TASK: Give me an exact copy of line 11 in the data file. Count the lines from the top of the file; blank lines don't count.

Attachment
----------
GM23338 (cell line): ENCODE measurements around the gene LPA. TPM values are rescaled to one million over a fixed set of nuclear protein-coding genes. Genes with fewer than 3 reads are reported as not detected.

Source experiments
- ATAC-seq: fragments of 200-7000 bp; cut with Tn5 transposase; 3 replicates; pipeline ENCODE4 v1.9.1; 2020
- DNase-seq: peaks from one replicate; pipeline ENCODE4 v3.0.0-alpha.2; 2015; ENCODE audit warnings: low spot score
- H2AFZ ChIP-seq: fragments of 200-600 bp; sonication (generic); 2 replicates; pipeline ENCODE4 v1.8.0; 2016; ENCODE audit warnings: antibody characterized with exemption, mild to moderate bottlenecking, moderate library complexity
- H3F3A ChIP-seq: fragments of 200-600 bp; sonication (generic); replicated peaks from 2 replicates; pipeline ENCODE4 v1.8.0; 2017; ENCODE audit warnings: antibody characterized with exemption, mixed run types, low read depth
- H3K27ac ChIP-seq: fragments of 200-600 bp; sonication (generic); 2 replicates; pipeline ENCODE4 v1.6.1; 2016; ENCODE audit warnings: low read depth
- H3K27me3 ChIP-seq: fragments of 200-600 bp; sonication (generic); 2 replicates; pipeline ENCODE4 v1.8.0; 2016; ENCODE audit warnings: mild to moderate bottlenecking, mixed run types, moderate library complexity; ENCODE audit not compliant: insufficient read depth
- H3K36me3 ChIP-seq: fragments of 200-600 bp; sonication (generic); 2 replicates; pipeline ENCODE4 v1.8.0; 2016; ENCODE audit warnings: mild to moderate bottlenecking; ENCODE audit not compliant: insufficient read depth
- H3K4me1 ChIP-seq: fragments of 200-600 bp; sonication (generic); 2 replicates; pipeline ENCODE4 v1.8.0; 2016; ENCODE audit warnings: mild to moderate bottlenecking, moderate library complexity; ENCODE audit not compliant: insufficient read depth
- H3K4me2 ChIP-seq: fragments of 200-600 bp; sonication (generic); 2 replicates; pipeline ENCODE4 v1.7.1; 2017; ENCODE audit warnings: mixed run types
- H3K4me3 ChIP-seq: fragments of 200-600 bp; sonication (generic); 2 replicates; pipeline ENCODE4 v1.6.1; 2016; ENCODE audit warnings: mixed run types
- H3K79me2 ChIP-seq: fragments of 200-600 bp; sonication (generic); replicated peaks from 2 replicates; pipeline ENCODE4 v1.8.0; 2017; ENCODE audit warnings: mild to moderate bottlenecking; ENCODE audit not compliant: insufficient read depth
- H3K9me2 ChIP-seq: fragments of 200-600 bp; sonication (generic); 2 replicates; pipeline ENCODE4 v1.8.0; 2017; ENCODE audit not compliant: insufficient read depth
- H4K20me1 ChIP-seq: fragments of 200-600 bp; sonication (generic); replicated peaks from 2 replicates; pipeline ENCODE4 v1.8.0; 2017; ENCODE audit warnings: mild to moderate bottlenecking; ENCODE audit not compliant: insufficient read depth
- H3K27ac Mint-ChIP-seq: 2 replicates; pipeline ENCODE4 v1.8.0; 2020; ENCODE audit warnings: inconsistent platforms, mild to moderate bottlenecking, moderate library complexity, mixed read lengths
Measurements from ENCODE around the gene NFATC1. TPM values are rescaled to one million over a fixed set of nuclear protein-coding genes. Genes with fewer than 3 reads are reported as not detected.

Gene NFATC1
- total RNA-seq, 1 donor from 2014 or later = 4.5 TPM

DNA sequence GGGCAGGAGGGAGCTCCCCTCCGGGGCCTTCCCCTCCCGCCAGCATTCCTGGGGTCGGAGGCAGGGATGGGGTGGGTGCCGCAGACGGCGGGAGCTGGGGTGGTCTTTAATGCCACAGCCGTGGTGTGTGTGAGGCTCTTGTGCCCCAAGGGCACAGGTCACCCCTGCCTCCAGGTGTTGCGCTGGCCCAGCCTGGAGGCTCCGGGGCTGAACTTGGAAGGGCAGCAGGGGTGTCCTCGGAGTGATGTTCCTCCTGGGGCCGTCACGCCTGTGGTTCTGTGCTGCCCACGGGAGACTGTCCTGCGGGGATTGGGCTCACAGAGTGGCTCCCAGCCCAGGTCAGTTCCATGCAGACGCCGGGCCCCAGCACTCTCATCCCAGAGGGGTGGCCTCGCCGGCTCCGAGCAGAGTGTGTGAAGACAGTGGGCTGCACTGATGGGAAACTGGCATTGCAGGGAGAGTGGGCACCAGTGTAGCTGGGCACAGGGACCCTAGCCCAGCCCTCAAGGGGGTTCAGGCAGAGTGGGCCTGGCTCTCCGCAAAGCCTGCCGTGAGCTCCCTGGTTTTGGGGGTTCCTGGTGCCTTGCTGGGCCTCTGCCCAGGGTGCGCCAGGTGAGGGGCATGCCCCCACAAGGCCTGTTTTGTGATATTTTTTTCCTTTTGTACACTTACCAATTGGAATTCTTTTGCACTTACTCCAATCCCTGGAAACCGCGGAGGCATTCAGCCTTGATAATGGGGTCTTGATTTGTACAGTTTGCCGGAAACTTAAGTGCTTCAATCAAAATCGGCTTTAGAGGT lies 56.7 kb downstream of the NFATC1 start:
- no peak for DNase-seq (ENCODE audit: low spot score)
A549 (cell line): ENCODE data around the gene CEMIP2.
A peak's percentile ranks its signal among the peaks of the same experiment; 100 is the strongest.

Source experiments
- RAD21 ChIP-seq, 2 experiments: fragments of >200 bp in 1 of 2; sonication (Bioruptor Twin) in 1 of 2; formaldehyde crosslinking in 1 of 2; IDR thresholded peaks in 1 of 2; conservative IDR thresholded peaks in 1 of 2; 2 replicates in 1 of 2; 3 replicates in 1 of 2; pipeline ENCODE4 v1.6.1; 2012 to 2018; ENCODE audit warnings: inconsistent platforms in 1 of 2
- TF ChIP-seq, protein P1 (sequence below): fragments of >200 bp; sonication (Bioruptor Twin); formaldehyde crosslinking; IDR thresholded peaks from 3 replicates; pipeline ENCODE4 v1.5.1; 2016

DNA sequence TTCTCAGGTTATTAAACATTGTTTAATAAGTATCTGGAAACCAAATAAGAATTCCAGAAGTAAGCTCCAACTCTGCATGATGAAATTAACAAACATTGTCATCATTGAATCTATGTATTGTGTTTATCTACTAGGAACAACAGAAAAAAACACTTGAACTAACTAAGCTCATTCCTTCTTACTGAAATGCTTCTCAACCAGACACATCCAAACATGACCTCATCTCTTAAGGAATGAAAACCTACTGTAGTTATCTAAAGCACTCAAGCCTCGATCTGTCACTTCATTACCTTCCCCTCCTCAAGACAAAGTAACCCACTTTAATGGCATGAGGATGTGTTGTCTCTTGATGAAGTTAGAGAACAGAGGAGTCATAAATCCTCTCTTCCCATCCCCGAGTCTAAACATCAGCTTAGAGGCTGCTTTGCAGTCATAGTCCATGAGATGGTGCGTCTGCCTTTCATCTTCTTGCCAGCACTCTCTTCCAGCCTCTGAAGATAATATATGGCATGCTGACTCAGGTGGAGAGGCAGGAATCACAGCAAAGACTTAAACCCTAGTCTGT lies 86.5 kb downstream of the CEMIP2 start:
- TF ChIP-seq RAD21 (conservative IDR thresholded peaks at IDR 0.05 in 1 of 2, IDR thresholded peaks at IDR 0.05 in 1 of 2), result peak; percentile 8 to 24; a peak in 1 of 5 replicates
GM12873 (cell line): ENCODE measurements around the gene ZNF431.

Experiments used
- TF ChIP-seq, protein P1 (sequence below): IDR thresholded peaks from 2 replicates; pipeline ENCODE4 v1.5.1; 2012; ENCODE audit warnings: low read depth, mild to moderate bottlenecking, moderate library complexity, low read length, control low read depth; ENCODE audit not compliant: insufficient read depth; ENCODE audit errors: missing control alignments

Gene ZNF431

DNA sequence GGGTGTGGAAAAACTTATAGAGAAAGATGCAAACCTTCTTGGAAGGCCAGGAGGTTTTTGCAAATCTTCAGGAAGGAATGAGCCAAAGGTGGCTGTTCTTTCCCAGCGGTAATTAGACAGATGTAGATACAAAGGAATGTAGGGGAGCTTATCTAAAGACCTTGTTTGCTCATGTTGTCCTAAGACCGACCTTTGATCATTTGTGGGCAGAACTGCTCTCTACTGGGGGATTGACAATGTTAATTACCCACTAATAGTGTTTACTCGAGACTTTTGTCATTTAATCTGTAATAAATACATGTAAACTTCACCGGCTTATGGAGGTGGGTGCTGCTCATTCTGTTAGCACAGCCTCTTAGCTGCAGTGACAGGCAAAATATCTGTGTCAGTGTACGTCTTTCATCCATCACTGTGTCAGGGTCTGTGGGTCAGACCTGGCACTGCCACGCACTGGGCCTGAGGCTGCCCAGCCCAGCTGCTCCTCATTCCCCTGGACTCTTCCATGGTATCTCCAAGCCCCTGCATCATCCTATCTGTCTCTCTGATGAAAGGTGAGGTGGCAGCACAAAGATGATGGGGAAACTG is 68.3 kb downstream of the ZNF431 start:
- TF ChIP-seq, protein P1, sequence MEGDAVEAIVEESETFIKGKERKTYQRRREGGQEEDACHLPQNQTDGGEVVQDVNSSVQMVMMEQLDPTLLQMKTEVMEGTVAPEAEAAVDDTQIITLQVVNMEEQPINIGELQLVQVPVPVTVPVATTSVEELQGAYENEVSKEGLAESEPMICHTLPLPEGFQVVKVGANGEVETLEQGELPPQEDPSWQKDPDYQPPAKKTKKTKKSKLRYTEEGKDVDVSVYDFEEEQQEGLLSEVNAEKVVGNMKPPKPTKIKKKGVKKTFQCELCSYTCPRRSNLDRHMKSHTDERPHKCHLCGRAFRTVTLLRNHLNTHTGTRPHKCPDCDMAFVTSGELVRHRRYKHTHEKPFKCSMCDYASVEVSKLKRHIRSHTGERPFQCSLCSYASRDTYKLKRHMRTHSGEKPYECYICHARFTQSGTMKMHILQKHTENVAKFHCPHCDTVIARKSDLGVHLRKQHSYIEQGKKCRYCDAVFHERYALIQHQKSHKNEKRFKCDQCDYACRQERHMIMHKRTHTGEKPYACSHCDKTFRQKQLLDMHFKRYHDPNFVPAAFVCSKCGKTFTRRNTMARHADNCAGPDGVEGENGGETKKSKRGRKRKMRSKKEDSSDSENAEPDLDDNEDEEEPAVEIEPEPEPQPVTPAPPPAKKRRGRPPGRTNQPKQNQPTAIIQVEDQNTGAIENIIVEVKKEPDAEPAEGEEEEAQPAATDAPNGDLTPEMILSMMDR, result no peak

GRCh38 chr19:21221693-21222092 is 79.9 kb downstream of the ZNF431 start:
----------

- H3K4me2 ChIP-seq: fragments of 200-600 bp; sonication (generic); 2 replicates; pipeline ENCODE4 v1.7.1; 2017; ENCODE audit warnings: mixed run types